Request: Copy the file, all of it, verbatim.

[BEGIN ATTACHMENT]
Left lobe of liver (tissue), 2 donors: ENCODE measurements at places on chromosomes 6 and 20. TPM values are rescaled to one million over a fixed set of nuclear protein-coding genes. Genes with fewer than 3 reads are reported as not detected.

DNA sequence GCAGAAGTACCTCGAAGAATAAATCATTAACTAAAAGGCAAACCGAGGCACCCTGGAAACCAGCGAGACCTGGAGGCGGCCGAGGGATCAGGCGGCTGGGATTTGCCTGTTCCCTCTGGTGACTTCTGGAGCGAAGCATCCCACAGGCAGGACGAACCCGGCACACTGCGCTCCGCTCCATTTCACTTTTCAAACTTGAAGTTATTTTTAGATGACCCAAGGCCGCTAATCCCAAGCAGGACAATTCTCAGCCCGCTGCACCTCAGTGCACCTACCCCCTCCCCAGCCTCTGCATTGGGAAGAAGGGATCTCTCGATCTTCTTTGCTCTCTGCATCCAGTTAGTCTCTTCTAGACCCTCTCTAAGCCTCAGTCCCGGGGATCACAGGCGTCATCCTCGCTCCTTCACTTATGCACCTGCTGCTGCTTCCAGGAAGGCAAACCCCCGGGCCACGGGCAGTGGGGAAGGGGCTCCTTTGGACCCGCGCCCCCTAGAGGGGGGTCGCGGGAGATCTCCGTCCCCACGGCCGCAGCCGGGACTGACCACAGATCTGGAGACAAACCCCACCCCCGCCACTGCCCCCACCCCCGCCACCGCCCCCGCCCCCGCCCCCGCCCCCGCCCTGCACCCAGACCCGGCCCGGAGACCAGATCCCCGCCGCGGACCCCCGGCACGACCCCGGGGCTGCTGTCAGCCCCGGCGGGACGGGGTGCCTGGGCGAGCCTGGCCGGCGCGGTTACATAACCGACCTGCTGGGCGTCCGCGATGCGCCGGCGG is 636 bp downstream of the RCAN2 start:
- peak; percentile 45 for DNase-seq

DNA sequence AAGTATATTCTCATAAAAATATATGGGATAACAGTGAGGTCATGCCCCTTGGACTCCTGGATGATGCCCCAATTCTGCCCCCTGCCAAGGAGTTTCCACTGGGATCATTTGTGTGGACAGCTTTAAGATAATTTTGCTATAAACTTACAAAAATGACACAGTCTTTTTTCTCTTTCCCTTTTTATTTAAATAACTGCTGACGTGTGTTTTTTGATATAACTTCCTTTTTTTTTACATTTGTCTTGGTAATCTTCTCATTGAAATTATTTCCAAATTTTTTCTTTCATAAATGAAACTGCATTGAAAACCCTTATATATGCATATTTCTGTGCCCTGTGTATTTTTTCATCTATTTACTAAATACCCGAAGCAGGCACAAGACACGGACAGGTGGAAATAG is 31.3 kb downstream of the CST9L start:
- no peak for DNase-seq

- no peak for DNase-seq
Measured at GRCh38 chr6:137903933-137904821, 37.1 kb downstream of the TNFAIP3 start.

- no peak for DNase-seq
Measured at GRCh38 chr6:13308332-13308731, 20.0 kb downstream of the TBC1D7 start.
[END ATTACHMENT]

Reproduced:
Left lobe of liver (tissue), 2 donors: ENCODE measurements at places on chromosomes 6 and 20. TPM values are rescaled to one million over a fixed set of nuclear protein-coding genes. Genes with fewer than 3 reads are reported as not detected.

DNA sequence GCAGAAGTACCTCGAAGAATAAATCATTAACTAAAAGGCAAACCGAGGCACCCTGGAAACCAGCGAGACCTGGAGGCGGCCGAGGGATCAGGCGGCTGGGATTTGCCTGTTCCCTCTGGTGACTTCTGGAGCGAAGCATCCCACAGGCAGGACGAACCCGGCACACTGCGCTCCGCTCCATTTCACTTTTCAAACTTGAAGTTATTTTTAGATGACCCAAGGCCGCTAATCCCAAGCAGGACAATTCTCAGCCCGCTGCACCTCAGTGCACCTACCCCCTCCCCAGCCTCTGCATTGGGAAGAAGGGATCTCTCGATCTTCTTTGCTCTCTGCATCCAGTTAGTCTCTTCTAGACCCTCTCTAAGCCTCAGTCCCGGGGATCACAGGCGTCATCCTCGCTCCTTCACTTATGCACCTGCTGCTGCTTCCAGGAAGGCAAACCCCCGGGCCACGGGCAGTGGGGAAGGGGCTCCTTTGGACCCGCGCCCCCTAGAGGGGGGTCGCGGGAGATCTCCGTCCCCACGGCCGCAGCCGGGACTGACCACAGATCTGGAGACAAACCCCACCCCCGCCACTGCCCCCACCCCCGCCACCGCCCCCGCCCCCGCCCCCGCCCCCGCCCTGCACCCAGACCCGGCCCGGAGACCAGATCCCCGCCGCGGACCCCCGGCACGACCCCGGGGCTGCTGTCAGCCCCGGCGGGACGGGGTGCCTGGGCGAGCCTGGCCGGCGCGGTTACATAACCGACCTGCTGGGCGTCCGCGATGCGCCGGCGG is 636 bp downstream of the RCAN2 start:
- peak; percentile 45 for DNase-seq

DNA sequence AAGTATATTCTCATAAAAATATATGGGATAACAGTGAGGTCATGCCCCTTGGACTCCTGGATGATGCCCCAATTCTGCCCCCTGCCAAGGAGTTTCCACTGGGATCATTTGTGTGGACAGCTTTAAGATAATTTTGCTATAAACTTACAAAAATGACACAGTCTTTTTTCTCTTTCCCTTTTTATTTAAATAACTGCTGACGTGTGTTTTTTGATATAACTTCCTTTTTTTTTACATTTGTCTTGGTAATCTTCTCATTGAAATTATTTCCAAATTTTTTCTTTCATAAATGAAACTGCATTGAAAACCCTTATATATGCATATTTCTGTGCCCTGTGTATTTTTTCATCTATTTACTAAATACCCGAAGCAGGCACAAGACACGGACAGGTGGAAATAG is 31.3 kb downstream of the CST9L start:
- no peak for DNase-seq

- no peak for DNase-seq
Measured at GRCh38 chr6:137903933-137904821, 37.1 kb downstream of the TNFAIP3 start.

- no peak for DNase-seq
Measured at GRCh38 chr6:13308332-13308731, 20.0 kb downstream of the TBC1D7 start.